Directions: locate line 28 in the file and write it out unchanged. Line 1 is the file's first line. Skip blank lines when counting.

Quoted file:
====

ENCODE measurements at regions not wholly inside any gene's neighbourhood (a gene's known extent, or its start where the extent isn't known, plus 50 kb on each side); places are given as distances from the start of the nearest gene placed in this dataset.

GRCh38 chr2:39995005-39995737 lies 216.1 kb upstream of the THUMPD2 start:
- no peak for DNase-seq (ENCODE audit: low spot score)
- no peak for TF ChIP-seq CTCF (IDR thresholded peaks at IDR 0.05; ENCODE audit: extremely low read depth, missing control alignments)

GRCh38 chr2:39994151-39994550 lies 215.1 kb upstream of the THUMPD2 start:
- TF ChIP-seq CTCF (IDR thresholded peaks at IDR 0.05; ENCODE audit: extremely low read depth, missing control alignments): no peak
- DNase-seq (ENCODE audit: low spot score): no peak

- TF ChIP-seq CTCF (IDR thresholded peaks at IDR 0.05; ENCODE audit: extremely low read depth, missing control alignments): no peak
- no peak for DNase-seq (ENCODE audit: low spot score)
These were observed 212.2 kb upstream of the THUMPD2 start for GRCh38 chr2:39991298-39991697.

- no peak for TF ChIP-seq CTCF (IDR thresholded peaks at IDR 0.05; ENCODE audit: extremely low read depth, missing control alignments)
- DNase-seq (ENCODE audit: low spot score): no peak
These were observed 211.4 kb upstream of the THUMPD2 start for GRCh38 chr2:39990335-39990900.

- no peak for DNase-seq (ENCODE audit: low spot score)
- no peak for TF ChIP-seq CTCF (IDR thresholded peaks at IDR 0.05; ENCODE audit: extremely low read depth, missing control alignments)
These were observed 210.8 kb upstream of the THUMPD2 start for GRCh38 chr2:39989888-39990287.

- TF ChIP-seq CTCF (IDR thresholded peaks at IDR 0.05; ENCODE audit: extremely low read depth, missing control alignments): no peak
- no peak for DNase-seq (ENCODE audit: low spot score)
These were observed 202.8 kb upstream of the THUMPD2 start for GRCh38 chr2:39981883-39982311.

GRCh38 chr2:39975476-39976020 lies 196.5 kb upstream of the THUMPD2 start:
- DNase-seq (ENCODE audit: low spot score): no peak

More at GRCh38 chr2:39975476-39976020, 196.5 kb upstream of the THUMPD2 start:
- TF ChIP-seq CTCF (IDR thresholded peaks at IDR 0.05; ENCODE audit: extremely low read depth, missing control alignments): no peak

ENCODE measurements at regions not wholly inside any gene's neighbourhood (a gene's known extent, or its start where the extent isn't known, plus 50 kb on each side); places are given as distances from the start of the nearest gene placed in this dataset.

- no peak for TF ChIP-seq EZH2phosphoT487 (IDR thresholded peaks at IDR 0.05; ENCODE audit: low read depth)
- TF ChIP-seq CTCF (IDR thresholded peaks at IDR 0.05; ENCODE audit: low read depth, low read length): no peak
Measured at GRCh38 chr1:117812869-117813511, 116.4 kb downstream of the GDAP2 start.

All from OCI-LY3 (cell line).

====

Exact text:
All from OCI-LY3 (cell line).